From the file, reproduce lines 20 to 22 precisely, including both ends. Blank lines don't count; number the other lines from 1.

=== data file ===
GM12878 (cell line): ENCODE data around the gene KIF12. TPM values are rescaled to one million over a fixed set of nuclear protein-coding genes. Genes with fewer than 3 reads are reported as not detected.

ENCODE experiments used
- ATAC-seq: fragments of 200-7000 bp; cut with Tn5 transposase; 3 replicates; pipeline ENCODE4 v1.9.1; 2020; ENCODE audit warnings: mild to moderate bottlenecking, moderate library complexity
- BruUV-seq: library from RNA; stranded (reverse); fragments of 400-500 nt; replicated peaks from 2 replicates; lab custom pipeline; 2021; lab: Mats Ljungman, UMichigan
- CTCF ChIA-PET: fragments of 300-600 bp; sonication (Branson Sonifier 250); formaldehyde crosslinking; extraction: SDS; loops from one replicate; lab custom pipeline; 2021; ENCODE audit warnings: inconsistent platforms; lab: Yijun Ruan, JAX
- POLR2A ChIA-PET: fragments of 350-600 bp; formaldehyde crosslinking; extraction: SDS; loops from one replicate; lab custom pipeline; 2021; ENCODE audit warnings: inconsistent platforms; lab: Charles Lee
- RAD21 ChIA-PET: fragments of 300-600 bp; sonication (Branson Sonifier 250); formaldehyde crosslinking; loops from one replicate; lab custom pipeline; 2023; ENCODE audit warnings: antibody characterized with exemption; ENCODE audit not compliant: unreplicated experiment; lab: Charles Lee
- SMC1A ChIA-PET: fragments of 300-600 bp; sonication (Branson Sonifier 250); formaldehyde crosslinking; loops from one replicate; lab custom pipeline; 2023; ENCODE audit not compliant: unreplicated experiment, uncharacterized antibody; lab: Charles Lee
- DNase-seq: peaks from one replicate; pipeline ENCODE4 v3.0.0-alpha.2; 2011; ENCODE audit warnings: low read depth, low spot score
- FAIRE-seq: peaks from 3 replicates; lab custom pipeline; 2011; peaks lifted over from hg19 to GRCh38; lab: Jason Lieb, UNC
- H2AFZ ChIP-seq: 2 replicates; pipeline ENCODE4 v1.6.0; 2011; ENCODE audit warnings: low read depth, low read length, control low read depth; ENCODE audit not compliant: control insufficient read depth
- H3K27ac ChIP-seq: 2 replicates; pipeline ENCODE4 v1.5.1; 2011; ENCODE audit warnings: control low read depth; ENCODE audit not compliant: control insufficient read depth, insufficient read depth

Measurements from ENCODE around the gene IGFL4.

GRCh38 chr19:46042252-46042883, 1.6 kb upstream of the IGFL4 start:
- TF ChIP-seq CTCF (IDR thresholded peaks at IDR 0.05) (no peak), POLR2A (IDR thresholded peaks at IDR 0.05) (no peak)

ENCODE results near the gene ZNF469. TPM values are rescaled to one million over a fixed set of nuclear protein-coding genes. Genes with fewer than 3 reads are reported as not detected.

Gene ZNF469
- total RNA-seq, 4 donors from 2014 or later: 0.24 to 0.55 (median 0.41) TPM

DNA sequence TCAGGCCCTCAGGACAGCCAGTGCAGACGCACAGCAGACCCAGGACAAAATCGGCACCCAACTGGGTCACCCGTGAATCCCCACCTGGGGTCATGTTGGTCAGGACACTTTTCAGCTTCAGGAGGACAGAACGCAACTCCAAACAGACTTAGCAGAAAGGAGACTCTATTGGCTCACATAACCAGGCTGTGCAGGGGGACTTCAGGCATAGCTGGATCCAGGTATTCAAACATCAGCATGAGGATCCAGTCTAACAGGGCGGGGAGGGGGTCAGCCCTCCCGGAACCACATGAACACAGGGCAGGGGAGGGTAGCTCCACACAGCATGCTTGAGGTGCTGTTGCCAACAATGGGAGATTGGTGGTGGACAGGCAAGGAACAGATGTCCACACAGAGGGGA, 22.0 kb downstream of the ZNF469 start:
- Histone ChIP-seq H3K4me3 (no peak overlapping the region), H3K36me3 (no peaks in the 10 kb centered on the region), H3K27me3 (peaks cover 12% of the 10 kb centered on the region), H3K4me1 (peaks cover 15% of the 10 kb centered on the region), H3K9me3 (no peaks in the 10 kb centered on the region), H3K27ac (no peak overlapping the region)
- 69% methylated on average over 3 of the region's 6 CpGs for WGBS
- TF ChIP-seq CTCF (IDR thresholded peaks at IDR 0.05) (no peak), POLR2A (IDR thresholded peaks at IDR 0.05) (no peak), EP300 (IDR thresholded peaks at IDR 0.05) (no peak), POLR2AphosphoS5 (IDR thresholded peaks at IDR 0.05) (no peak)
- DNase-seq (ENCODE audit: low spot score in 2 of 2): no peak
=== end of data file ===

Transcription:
- Histone ChIP-seq H3K4me3 (no peak overlapping the region), H3K36me3 (no peaks in the 10 kb centered on the region), H3K27me3 (peaks cover 12% of the 10 kb centered on the region), H3K4me1 (peaks cover 15% of the 10 kb centered on the region), H3K9me3 (no peaks in the 10 kb centered on the region), H3K27ac (no peak overlapping the region)
- 69% methylated on average over 3 of the region's 6 CpGs for WGBS
- TF ChIP-seq CTCF (IDR thresholded peaks at IDR 0.05) (no peak), POLR2A (IDR thresholded peaks at IDR 0.05) (no peak), EP300 (IDR thresholded peaks at IDR 0.05) (no peak), POLR2AphosphoS5 (IDR thresholded peaks at IDR 0.05) (no peak)